But Kelly has no plans to change her sleeping position. It’s the only position she’s found that doesn’t trigger her restless leg syndrome. Besides, her daughters sleep the same way.
With a wary glance at Sarah, Anna admitted that all three of her kids were stomach sleepers. Shaking her head, she said she didn’t understand how they could sleep that way; just looking at them was enough to put a crink in her neck.
Sarah explained that her favorite, if temporarily forbidden, position was hard on her neck sometimes, but that sleeping on the stomach was good for digestion. She credited it with taming her irritable bowel syndrome.
Sarah shared how her obstetrician wanted her to sleep on her side in order to keep her growing bulk from putting pressure on the vena cava. Since the vein is the main drain for the lower body, compressing it can lower the blood flow to a fetus. It can also trigger swelling in the mother-to-be’s feet and up her risk of hemorrhoids. For those who aren’t pregnant, the position can restrict blood flow in the shoulder, causing shoulder and arm pain. The position is sometimes blamed for sagging breasts too.
Announcing that she and her husband were side sleepers, Ellen pointed out that the position is best for those prone to snoring and sleep apnea. Sleeping on the left side also minimizes heartburn.
It seems as though every sleep position has its own pros and cons. One person’s sweet dream is another’s nightmare. What is certain is that a good pillow can make all the difference.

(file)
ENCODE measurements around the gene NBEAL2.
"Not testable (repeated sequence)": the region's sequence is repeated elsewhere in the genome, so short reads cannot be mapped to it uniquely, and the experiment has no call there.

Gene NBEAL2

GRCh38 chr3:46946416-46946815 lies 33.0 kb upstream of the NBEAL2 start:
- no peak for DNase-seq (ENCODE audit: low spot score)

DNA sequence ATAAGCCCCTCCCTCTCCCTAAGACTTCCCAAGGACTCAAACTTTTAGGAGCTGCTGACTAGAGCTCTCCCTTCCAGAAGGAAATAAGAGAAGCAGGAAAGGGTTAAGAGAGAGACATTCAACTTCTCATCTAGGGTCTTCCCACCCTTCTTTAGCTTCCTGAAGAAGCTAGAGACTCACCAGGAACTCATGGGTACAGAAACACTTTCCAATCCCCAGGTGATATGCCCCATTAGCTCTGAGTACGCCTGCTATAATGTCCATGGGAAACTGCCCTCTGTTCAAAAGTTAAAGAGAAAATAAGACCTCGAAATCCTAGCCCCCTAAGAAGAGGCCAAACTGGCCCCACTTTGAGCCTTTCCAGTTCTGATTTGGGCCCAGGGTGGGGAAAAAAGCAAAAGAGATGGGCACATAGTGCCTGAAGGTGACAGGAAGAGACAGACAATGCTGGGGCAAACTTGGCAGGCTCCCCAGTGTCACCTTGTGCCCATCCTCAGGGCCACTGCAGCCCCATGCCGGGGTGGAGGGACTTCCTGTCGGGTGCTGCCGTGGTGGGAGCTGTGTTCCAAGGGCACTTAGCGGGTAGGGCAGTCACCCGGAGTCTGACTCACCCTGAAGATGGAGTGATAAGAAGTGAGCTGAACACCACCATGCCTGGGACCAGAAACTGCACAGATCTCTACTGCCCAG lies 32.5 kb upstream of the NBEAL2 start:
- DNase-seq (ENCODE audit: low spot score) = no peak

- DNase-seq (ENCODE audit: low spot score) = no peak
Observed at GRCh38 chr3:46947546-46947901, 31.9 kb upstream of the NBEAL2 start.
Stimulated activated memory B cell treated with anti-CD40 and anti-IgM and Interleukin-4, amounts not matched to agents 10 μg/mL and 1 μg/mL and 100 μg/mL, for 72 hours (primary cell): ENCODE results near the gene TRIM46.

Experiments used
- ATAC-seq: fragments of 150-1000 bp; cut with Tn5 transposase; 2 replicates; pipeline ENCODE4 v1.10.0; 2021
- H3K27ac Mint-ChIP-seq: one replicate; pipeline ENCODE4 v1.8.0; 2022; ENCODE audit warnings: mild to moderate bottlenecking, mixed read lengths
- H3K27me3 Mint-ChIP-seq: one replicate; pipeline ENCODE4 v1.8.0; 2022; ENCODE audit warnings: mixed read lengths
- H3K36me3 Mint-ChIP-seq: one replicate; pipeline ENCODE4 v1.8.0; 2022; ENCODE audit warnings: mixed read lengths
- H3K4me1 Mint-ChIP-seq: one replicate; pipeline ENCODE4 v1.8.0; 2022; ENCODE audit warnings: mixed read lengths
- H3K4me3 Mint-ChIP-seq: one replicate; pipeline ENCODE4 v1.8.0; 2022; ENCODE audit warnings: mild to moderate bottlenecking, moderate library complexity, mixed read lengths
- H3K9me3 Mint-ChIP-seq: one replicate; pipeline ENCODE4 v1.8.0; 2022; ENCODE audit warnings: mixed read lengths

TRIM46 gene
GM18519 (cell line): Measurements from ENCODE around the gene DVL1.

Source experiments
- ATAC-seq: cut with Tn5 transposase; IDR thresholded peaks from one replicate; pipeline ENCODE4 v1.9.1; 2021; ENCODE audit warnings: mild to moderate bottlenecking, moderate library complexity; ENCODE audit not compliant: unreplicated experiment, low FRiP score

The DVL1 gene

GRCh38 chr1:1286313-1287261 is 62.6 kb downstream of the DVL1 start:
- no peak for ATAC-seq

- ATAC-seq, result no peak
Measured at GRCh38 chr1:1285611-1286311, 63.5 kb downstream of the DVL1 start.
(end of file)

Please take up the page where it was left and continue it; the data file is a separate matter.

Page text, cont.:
We all know that the right bedding can make a big difference in the quality of your sleep and thus the quality of your dreams. With that connection in mind, we decided to dive in to the world of dreams on the small screen.
Even when The Wizard of Oz was fresh in theaters, the “it was all a dream” trope was getting old. Writers have learned to avoid excusing outlandish events with dream rationale because it tells the viewer that what they were watching wasn’t important. That said, dream sequences can work powerfully on both the big and small screen. Here are the top five TV scenes that turned out to be dreams.
#5: SNL Deconstructs the Dream
Some of Saturday Night Live’s most creative sketches happened within the context of their digital shorts. “The Mirror” parodies the overuse of nightmare sequences to get cheap scares from the audience. In the short, Ellen Page plays a girl who sees a zombie in the bathroom, only to wake up from her nightmare in a cold sweat. This happens again and again until we’re not sure who’s dreaming what.
#4: Tony In a Coma
David Chase made ample use of dream sequences in his HBO masterpiece, “The Sopranos.” Perhaps none were as effective as Tony’s sixth-season dream of a different life, far away from the violence of the mafia. The dreamscape puts Tony in the role of a traveling salesman while his body remains on a hospital bed back in the real world.
#3: Mork From Ork